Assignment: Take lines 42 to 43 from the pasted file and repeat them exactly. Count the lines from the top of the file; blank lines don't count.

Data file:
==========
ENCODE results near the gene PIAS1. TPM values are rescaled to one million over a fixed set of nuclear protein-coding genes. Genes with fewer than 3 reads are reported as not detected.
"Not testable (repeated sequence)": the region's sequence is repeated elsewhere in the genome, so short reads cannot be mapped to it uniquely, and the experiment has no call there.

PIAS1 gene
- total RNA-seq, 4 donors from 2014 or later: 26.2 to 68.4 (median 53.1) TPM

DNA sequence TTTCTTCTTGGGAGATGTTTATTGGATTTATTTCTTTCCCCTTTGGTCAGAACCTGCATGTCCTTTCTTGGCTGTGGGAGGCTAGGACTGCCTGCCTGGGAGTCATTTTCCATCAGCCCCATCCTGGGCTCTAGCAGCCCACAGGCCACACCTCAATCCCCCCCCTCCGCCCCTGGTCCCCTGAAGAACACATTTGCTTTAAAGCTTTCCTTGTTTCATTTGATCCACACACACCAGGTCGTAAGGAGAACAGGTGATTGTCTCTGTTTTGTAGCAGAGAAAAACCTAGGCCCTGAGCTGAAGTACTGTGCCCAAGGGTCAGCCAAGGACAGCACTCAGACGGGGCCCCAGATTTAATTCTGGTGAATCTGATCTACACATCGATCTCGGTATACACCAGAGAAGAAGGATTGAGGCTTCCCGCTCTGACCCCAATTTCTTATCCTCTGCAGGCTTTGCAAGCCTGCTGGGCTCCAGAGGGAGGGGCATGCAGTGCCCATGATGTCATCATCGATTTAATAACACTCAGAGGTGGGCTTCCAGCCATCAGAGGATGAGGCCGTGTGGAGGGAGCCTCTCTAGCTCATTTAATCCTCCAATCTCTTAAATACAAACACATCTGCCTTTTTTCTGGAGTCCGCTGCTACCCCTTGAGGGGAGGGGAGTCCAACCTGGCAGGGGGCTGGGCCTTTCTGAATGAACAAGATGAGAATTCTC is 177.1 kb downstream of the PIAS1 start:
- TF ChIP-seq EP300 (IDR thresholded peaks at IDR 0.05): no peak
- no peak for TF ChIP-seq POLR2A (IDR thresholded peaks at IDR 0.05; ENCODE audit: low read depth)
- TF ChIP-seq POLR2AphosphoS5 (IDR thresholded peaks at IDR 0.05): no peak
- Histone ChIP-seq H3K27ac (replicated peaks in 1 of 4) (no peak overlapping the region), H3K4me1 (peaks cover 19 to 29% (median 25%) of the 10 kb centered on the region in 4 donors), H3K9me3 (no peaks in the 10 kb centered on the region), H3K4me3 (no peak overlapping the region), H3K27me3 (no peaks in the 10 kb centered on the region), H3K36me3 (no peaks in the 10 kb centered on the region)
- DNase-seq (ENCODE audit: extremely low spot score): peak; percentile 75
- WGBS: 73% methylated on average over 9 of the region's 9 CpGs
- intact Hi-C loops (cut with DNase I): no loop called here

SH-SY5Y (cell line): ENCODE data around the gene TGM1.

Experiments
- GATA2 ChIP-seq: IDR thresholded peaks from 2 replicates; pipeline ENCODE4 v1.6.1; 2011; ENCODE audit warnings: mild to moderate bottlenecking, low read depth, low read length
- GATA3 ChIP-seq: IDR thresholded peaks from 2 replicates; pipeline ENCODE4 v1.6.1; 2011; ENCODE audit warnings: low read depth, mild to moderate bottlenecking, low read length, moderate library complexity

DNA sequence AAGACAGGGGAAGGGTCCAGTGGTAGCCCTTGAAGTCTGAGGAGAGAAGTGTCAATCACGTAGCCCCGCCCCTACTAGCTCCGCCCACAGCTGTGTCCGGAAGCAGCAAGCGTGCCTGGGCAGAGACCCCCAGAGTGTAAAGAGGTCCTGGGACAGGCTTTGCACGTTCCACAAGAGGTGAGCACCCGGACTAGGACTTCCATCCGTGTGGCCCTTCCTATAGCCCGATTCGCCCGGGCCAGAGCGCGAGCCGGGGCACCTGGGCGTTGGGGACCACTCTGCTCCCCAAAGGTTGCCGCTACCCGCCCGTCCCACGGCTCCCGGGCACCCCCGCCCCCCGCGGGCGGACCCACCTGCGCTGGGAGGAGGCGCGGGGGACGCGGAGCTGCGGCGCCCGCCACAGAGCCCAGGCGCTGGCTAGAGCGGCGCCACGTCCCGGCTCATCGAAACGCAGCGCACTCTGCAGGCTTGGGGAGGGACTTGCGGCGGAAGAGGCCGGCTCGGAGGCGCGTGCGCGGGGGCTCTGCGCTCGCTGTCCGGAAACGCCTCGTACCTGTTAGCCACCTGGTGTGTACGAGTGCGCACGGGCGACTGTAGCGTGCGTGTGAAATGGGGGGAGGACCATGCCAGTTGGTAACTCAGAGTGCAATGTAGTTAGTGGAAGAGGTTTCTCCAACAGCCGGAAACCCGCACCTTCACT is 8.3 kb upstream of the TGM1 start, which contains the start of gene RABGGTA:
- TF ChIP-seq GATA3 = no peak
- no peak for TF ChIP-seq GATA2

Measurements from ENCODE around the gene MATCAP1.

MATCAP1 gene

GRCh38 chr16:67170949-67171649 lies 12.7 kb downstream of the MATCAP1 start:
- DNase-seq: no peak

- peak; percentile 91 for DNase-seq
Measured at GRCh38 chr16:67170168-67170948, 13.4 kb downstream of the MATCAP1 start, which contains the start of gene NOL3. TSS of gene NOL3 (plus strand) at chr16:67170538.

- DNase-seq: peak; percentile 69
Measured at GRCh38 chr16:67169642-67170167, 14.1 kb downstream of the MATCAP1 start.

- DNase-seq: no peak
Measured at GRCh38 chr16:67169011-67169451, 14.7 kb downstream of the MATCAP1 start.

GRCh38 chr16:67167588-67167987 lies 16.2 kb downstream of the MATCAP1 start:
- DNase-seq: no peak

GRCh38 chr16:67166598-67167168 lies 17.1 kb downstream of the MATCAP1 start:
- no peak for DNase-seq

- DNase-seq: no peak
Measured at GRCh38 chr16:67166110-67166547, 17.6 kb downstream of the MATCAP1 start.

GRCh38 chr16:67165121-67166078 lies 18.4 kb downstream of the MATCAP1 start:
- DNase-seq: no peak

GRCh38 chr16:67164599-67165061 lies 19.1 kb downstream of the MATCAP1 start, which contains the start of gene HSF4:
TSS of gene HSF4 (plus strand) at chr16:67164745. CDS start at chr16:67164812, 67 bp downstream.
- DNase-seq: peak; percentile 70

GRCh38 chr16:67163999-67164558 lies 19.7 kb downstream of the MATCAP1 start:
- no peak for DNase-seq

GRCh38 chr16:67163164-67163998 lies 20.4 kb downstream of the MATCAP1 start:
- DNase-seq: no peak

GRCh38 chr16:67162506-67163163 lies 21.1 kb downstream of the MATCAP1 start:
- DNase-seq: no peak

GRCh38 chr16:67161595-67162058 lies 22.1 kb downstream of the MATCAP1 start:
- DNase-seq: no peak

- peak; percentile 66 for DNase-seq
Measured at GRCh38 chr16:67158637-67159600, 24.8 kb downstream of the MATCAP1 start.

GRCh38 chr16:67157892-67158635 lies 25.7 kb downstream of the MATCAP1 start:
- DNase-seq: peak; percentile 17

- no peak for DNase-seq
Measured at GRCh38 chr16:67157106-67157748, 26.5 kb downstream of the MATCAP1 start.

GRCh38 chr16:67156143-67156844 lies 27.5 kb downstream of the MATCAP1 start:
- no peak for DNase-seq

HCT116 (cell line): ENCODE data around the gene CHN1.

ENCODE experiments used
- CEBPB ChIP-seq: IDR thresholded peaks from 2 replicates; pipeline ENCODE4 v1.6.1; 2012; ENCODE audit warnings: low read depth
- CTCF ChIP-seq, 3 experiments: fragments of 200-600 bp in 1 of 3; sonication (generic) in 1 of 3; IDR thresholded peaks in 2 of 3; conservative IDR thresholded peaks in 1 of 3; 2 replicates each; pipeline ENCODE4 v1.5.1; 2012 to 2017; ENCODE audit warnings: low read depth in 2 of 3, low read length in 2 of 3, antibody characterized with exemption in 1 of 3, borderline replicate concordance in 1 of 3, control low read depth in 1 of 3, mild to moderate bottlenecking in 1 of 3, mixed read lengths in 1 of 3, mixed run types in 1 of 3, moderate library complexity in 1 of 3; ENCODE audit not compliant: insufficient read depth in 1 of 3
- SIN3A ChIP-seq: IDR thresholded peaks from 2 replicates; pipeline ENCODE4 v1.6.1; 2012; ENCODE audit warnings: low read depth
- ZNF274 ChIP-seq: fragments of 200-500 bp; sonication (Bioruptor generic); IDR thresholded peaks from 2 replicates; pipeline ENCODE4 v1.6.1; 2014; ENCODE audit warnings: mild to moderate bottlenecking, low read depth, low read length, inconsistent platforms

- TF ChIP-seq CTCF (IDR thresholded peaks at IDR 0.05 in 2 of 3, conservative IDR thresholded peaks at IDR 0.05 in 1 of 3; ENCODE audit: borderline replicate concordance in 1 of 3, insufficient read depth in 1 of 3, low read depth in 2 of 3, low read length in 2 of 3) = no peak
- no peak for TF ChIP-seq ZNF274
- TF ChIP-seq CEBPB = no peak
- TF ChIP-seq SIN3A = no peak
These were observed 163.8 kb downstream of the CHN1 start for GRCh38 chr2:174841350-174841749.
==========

- no peak for DNase-seq

GRCh38 chr16:67163164-67163998 lies 20.4 kb downstream of the MATCAP1 start: